But of the ones I scored, Apache had full details including DOB.
I imported the data into a spreadsheet and sorted them by date of registration. I focused on registrations that happened in 2009, because they’re established enough that their paperwork should have stabilized, but they can’t have fallen out yet due to non-voting. I compared them to the official “check your voter reg status!” page at:
https://voter.azsos.gov – run by the AZ SecState of course.
And what do I get? Zero matches. Wait, what? Seriously. None.
OK…that ain’t supposed to be possible. There’s a single master copy everybody is supposed to be working off of.
Now, I’m registered in Pima County. I’m in there, no problem. Note that I have to have all that info, not just parts – you can’t do a “query for near-miss matches” or anything. I had a friend check his status, and he came up empty – which was impossible considering he was running for office at the time and had been scoped out six ways from Sunday.
Folks, even if this is accidental, it could lead to trouble if it’s messed up in some areas as opposed to others. If it’s not accidental and there’s a built-in false reporting bias on the lines of geography, racial demographics or party affiliation, just telling voters (falsely) that they’re not registered a few days before the election could be enough to swing close races – esp. if the bias is across the state in a partisan fashion.
I’m not saying it is. I am saying we damn well better find out!
HERE’S HOW YOU CAN HELP: open your wallet, find your voter registration card or driver’s license, go to the “check your status” page and look yourself up:
Report back in the comments here, all of the following: your county, whether or not your info is accurate or not (please, report either way!), your political party and the date of the last election you voted in. Use a fake name if you want…that’s not important right now. We need to get a handle on how widespread the problem is, and whether or not it’s happening along a “fault line” of any sort.
I’ll do a follow-up article summarizing the results and what they might mean.
Next step, once we have a bit more statistical data, is to file suit on behalf of the Libertarian Party and whichever others want to join in, to force an outside audit of the whole process – which has never been done before. See, that’s the other nightmare: when this was de-centralized at each county, the county parties could keep a reasonable level of tracking on the voter reg process. Now that it’s all moved to the SecState’s office, that tracking has been lost – since at least 2004 or 2005, when they set up the statewide database. Oops.
Errors could be introduced from several possible points of attack: the database vendor could be monkeying with it, the SecState’s staff could, or for that matter the vital records at motor vehicles and the like that the SecState’s database talk to could be rigged to allow fraudulent paper applications. Or just the web-reporting system is rigged or in error. Or there could be multiple attacks going on. Who knows. What we know now is that something is wrong. We need to scope out the extent in rough terms, scrape together some cash, figure this bad boy out. Telling people they can’t vote when they can…um…yeah, that’s actually a classic problem, isn’t it? This may be just a high-tech version of an old-school scam.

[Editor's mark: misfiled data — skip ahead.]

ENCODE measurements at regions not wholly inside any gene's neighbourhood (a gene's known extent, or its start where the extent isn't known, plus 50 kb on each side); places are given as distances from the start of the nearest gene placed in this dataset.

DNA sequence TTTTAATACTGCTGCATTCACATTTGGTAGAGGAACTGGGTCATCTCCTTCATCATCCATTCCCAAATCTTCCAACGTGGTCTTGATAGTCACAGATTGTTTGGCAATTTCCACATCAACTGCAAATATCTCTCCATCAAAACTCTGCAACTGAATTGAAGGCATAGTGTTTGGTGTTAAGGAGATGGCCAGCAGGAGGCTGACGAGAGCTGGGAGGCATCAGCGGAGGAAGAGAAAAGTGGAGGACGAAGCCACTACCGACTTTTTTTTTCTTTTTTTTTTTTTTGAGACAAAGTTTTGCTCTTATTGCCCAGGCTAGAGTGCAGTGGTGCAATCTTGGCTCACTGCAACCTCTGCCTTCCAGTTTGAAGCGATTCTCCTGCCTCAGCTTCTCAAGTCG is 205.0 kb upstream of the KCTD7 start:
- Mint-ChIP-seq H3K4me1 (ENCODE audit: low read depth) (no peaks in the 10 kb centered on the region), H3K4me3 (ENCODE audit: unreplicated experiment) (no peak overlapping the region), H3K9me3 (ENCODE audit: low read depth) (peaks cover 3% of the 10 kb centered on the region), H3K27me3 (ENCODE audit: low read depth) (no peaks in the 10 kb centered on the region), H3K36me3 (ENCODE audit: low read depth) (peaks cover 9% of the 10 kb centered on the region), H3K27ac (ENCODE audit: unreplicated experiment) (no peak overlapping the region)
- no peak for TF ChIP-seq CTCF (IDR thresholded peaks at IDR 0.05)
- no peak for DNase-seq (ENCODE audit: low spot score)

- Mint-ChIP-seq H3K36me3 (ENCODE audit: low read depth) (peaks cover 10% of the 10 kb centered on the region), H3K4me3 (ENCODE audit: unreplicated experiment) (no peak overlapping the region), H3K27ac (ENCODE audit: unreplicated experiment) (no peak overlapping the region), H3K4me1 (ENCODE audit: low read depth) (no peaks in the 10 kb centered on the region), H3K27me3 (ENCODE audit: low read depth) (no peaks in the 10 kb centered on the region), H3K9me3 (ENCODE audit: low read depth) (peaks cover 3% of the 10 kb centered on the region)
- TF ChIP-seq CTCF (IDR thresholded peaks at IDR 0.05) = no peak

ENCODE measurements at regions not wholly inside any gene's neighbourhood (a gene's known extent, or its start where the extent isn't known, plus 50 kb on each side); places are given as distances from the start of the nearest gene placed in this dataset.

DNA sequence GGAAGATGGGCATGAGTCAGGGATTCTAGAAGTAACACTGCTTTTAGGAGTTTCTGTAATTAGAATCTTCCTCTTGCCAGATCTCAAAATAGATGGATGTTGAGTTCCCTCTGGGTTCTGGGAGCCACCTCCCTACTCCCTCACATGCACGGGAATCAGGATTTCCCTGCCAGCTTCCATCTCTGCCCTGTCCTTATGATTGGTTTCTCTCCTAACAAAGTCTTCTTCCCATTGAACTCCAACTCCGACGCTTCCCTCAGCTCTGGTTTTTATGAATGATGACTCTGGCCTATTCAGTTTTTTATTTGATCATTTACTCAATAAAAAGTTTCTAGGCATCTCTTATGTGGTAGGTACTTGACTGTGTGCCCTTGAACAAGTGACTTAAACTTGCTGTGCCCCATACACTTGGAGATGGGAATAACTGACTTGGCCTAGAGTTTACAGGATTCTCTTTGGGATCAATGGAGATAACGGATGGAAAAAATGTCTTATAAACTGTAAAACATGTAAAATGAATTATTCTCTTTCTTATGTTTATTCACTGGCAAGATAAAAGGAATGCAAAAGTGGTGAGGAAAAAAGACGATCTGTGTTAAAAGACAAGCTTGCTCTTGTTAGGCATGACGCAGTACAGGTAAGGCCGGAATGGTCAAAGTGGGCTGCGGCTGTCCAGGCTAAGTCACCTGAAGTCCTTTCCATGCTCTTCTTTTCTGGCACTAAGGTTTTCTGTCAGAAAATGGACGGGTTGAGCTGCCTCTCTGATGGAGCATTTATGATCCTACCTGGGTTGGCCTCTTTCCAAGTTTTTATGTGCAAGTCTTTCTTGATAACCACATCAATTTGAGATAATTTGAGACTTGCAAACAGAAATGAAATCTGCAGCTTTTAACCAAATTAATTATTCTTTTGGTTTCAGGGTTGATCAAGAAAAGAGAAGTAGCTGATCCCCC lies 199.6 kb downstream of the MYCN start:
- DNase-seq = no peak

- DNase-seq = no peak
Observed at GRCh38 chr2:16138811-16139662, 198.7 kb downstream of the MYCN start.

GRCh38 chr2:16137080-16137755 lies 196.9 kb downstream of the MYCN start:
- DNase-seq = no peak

That old Ben Franklin gent was right: we have a Republic, if we can keep it. Sigh. Grab your voter reg cards, dig in, because this is (in part) what “keeping it” looks like.
Jim March is a member of the Board of Directors at https://blackboxvoting.org and is nationally known in election reform issues. He is also the 2nd Vice Chair at the Pima County Libertarian Party, and sits on the Pima County Election Integrity Commission as the LP’s representative as they advise the Pima County Board of Supervisors…and per that commission’s draft bylaws, he’s NOT speaking on behalf of the commission here. He was also the tech support behind the Pima Democratic Party’s lawsuit over election public records, from 2006 to…gawd, parts of it are still going on. If you can stand almost two hours of tragicomic documentary video on that mess, see also: https://www.fatallyflawedthemovie.com and scroll to “Free showing of revised cut”. If you see a big guy in Tucson or nearby rockin’ a single action wheelgun in a custom leather holster with a yin-yang symbol on it so he doesn’t get mixed up with the common AZ “heavily armed Christian Conservative” meme, you probably found him…